Google’s Ad Network Biz Dips, But Search Brings Home The Bacon – AdExchanger

James Hercher By James Hercher
By next year, Google will have three separate business lines – Search, YouTube and Cloud – that each generate roughly twelve digits per year.
That’s around $100 billion apiece.
To put this into perspective, it took 15 years for Google to grow into a $100 billion per-year business – and just six years to triple its annual revenue to more than $300 billion, CEO Sundar Pichai told investors during the company’s Q1 2024 earnings call on Thursday.

But despite their growth, YouTube and Cloud aren’t even the main contributors to Alphabet’s overall revenue growth. That title still belongs to Google Search, the undisputed, undefeated heavyweight champion of printing cash.
Yet Google Search is changing thanks to generative AI – and Alphabet is playing the long game when it comes to monetization.
Meanwhile, Alphabet’s earnings revealed revenue is still declining at Google’s ad network business.
The Alphabet money machine
In Q1, Alphabet earned a total of $80.5 billion, up from $69.8 billion a year ago.
That’s 15% growth – although percent-based growth hardly works in Google’s case, considering 15% would be a perfectly healthy growth rate for a company generating hundreds of millions of dollars per year, while Google only added a little over $10 billion in net new dollars.
Google’s Q1 profit, which was $15 billion a year ago, totaled more than $23.6 billion in 2024.
It was a solid quarter and investors were happy. In after-hours trading, shares of Alphabet stock soared from $158 to around $176. That jump in the stock price represents an increase of more than $100 billion in Alphabet’s market cap. The company is now worth more than $2 trillion for the first time.
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And why wouldn’t investors love the news?
Aside from the crazy revenue growth, Alphabet also announced its first-ever dividend, awarding all shareholders with a 20-cent payout per share. Plus, there’s a new $70 billion share buyback program. (Investors get excited about this type of expenditure because it drives up the value of their shares. The market cap stays the same and there are fewer shares on the market).
Google’s only loser, so to speak, was the Google network business serving ads across other sites and apps. Google network revenue ticked down once again year over year, from $7.5 billion in Q1 2023 to $7.4 billion this year.
Publishers on the Google network are, on average, seeing revenue dwindle. At the same time, companies such as The Trade Desk, not to mention smaller public ad tech businesses like PubMatic, Viant and Magnite, are growing their open web revenue. This implies that Google’s third-party ad tech is losing out in the market to independent programmatic competitors.
But Google Cloud added more than $2 billion in revenue over the past year and Google’s subscription businesses grew by $1.3 billion. And YouTube ads? Up $1.4 billion. Google Search revenue increased by a cool $6 billion.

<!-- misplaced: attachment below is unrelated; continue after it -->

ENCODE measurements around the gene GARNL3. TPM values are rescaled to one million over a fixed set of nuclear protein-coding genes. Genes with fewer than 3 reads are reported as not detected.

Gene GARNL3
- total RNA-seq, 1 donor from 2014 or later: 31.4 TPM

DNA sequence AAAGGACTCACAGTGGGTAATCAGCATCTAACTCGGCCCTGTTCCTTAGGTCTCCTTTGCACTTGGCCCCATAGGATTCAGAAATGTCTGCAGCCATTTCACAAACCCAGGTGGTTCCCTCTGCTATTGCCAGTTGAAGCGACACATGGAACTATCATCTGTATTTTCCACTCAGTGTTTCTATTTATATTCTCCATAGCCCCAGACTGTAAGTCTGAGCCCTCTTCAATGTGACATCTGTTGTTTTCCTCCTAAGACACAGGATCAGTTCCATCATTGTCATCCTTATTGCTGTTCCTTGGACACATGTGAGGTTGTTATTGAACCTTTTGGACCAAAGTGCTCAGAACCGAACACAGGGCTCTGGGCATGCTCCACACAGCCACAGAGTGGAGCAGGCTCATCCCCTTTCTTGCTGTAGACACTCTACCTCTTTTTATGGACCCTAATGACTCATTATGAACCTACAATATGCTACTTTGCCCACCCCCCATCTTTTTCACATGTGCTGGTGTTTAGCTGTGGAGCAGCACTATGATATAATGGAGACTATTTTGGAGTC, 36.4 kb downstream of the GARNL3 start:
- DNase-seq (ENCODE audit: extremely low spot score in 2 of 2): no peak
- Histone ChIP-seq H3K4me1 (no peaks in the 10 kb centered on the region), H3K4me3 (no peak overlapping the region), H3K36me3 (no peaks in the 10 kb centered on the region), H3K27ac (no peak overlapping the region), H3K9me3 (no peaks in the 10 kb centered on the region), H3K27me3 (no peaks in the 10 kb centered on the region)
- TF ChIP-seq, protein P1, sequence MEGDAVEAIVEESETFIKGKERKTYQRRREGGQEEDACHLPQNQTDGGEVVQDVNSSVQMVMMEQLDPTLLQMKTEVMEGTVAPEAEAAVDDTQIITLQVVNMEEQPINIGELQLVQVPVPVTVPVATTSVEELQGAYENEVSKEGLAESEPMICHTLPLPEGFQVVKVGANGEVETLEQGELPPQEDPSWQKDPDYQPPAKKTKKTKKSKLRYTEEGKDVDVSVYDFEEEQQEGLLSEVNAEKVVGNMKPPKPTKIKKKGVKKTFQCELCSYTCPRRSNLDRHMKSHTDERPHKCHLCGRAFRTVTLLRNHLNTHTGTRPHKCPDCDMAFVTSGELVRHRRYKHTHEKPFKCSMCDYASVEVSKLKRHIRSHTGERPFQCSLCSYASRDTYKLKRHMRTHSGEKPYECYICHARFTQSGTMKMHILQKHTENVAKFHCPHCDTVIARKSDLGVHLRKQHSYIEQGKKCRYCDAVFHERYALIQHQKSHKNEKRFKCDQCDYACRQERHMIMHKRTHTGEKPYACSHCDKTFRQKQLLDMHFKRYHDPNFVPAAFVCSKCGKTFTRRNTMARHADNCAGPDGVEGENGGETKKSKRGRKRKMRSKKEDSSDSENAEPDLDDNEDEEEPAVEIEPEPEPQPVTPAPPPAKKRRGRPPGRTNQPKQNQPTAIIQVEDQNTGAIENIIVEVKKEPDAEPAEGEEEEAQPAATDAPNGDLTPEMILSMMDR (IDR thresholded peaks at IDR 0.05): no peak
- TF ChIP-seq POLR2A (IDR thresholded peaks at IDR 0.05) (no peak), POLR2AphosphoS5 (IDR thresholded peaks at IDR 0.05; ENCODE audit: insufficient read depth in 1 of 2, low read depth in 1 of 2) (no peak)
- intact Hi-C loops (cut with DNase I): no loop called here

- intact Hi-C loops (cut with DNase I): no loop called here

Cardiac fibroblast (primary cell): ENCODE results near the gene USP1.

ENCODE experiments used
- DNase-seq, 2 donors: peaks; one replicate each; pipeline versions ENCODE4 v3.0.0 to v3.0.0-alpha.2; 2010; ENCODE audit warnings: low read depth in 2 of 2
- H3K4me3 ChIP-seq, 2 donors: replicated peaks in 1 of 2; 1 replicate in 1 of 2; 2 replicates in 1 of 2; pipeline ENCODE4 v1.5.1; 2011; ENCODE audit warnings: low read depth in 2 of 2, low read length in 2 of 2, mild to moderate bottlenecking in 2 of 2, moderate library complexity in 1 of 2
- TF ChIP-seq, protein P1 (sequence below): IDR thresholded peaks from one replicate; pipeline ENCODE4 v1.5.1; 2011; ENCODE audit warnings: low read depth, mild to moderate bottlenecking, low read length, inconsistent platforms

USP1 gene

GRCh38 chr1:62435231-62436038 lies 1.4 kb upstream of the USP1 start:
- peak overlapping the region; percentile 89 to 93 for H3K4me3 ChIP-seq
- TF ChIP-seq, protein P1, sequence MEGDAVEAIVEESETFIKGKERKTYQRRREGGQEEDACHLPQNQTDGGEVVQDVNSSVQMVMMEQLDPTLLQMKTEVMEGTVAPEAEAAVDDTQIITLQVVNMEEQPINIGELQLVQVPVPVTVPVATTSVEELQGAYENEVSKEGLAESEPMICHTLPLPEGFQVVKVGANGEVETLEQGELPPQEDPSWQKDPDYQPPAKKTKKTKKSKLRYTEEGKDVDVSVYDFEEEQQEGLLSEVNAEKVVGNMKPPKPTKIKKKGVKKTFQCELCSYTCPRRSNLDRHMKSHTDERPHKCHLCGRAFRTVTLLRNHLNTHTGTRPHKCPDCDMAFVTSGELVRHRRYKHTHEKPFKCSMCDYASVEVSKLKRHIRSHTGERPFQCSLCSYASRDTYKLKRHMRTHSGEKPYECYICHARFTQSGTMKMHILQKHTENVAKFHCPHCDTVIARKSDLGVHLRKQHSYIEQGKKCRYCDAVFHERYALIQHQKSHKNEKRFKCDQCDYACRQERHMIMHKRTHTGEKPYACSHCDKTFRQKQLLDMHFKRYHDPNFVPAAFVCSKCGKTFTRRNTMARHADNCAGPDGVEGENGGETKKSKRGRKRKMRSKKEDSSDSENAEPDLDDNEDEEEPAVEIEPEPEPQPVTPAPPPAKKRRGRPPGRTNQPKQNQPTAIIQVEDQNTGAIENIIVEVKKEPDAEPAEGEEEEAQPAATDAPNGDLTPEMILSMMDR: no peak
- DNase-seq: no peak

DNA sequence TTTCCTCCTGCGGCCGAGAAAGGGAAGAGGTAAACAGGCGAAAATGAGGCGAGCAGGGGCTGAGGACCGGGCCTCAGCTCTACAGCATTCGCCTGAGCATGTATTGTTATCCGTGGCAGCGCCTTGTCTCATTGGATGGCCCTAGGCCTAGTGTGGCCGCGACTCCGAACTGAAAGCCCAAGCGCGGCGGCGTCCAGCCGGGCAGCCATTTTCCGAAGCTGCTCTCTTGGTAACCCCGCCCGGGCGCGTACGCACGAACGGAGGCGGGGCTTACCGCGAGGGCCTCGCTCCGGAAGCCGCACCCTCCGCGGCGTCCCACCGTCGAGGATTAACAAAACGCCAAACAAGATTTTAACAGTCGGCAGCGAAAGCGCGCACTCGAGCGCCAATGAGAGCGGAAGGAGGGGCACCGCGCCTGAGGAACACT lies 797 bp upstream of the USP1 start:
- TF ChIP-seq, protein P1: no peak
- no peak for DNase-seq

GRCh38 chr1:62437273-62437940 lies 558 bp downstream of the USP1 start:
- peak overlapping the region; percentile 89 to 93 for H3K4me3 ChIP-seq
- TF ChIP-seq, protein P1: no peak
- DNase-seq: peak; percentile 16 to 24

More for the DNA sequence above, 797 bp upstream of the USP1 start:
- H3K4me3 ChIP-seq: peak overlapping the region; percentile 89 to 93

And so nobody at Google or within the investor ranks seems all that fussed about the ad network decline.
Google’s growth opportunities
Yet despite Google’s breakneck revenue growth in general, there are actually several areas where monetization still needs to catch up with organic growth.
One is generative AI and other new forms of search, such as someone conducts a search by taking a picture on their phone. And another is YouTube Shorts.
“We’ve always found that over many years when things will work well on the organic side, monetization follows,” Google Chief Business Officer Philipp Schindler told an investor in answer to a question about earning more from overall query growth, since many new forms of search aren’t yet ad-supported.
“There are questions about monetization,” Pichai acknowledged to another investor who asked about search query growth. “And based on our testing so far, I am comfortable and confident that we’ll be able to manage the monetization transition here well.”
One reason why investors like Google is because they believe in the company’s ability to monetize organic opportunities over time.
YouTube Shorts – bite-size videos akin to TikTok – were made available in 2021. Since then, Google has navigated uncomfortable questions from investors who are disconcerted by minimal monetization despite high organic engagement with Shorts, including the number of posts and total views.
But, at last, YouTube Shorts is starting to introduce more ad opportunities. Schindler said the monetization rate for Shorts is more than double that of in-stream viewing (as in, typical YouTube consumption), and improved by 10 points sequentially, which means growth is coming month over month, not just year over year.
“We’re very focused on the monetization opportunity,” CFO Ruth Porat told one investor who asked about managing high cloud costs for new advertising and generative AI products that still earn relatively little.
Monetization underlies “everything that we’re doing in Google Services and Google Cloud,” she said. “At the same time, we’re very focused on the efficiency of all elements of delivering that compute capacity from hardware, software and beyond.”
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